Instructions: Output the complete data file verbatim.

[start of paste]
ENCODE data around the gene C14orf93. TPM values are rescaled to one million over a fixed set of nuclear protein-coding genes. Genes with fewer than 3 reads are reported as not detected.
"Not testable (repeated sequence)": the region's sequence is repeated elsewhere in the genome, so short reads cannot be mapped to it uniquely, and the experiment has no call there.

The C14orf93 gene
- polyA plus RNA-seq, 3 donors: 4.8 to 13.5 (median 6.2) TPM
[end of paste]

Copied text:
ENCODE data around the gene C14orf93. TPM values are rescaled to one million over a fixed set of nuclear protein-coding genes. Genes with fewer than 3 reads are reported as not detected.
"Not testable (repeated sequence)": the region's sequence is repeated elsewhere in the genome, so short reads cannot be mapped to it uniquely, and the experiment has no call there.

The C14orf93 gene
- polyA plus RNA-seq, 3 donors: 4.8 to 13.5 (median 6.2) TPM